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Brain Injury Task Force

 

According to the Centers for Disease Control and Prevention, 2.5 million people sustain a traumatic brain injury (TBI) each year. There are an estimated 5.3 million Americans living with long-term disabilities as a result of brain injury and millions more are suffering from the residual effects of less severe TBIs. That is why I founded the Congressional Brain Injury Task Force in 2001. Co-chaired by Congressman Don Bacon (NE-02), the Task Force works to increase awareness of brain injury in the United States, supports research initiatives for rehabilitation and potential cures, and strives to address the effects such injuries have on families, children, education, and the workforce.

Each year, the Task Force hosts Brain Injury Awareness Day in March. This year’s briefing theme was “Living Well with Brain Injury” and we hosted experts from the Centers for Disease Control and Prevention, the Administration for Community Living, and experts who research and work in the brain injury field every day. At the annual Brain Injury Awareness Fair, organizations from all over the country that specialize in research, rehabilitation, and services for people with brain injury and their families display exhibits that help to educate Members of Congress and staff.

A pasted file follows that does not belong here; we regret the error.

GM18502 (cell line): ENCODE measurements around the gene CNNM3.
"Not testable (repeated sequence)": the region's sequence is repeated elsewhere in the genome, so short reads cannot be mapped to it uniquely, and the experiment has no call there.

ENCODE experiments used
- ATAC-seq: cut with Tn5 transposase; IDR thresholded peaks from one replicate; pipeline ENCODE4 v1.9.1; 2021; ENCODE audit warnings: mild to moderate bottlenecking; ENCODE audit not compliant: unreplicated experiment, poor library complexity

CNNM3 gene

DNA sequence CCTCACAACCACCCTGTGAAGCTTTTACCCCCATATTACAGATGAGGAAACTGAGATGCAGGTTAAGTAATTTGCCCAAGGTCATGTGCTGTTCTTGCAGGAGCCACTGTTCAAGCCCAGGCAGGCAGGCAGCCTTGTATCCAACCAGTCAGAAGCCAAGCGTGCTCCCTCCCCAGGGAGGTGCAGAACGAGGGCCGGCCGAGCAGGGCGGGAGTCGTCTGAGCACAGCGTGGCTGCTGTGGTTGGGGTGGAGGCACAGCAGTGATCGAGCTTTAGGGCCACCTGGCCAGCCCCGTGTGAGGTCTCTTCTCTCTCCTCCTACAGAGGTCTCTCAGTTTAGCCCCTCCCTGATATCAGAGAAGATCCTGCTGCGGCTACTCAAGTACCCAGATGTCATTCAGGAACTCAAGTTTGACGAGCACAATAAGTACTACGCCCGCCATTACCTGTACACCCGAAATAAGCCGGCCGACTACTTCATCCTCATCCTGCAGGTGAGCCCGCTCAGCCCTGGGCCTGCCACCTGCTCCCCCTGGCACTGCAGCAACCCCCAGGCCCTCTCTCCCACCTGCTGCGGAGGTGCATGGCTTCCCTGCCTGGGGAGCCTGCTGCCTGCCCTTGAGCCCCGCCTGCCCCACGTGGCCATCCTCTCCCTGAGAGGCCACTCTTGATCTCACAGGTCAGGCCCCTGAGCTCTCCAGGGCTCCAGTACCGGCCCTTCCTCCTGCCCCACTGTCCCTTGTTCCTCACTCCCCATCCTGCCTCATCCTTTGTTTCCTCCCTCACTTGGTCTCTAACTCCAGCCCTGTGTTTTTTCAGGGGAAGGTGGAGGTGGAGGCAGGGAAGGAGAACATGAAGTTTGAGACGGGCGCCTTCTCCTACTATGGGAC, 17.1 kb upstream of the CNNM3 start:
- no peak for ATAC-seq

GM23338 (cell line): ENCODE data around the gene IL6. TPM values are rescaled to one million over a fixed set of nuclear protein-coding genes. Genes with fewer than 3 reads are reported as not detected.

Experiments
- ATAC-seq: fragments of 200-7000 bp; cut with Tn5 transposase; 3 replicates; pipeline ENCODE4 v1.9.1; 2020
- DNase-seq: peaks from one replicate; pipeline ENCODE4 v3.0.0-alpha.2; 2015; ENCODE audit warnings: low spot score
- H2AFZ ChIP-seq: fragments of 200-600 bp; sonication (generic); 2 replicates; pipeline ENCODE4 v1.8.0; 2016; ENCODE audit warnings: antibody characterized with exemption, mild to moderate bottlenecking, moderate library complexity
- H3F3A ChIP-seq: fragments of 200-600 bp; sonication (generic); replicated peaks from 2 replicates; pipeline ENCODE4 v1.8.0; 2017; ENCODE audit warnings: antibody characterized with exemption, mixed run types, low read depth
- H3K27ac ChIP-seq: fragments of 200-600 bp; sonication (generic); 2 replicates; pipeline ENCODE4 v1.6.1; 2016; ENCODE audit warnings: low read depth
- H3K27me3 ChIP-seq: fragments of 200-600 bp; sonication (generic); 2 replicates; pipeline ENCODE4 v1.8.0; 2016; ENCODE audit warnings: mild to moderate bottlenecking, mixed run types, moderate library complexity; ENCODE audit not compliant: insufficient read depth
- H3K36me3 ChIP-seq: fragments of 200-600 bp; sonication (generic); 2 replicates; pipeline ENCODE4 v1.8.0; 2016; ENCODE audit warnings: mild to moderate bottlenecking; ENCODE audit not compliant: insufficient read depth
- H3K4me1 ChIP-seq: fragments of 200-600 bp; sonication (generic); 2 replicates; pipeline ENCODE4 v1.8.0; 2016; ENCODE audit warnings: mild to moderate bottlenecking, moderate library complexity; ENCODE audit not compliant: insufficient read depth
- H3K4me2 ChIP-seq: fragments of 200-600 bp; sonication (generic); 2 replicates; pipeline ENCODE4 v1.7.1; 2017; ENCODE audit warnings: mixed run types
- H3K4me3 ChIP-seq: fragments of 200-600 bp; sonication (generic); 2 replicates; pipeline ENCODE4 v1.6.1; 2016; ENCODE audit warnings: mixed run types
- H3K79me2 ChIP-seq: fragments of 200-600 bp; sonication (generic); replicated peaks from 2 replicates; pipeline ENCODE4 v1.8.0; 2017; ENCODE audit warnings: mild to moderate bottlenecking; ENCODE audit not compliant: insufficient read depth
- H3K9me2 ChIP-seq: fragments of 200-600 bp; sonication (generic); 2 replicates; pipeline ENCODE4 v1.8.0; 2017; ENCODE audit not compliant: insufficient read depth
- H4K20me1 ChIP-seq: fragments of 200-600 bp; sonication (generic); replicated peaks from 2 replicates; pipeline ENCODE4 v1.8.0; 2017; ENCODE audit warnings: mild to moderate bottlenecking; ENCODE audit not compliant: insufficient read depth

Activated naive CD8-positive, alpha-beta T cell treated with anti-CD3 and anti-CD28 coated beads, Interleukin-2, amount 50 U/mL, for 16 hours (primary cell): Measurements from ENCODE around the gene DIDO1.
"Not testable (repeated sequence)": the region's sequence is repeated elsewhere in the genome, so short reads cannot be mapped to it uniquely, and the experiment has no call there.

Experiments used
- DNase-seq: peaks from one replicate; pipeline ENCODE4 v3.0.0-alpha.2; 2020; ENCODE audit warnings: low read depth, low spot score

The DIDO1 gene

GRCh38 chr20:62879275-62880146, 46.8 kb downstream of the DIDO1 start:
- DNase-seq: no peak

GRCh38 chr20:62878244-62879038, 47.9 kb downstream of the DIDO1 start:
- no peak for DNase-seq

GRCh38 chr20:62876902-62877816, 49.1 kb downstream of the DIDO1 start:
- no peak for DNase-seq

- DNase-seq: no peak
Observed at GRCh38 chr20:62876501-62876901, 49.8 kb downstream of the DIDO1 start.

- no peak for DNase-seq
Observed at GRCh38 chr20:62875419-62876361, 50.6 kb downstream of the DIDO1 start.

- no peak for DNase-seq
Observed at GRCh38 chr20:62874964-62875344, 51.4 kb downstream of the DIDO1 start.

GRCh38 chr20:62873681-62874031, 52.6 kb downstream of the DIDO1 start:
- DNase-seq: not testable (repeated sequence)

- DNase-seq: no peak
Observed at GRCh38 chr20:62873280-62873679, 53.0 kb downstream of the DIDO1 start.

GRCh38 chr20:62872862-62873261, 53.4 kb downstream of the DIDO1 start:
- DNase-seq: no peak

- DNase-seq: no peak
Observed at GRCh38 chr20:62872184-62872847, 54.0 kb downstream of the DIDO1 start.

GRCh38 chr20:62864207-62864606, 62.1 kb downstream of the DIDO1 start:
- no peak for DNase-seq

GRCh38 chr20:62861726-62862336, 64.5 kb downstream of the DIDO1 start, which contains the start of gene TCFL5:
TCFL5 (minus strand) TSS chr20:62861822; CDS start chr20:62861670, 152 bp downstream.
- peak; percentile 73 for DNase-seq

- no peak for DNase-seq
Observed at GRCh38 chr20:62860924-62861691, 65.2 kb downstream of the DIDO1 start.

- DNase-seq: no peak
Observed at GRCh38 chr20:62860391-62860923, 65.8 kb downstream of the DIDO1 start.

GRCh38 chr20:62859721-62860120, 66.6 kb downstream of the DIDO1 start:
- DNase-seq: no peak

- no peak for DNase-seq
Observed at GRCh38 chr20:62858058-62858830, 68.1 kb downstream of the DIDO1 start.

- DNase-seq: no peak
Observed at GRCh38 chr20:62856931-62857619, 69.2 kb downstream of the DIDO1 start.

The Congressional Brain Injury Task Force recently hosted a briefing in June 2019 to highlight acquired brain injury and its impact on military and civilian populations. The briefing focused on injuries that cause damage to the brain by internal factors like lack of oxygen, exposure to toxins, or pressure from a tumor. In recent years we have made remarkable progress in increasing awareness and research of traumatic brain injury. Prevention has become more prevalent, diagnoses are being made earlier, and treatment is becoming better. However, we must continue to shine a light on acquired brain injury and work to overcome challenges.

The National Defense Authorization Act for Fiscal Year 2020 included language that I supported on blast exposure. Specifically, the measure ensures blast exposure history will be recorded in medical records of servicemembers, requiring the enclosure of critical details including the date and duration of the incident. The National Academy of Medicine has concluded that servicemembers with blast exposure history are at increased risk of long-term health issues including depression, Alzheimer’s-like symptoms, seizures, and problems with social functioning. Optimizing the readiness of servicemembers and recording blast exposure data is essential so that soldiers receive proper care for any service-connected medical issues that may arise later.

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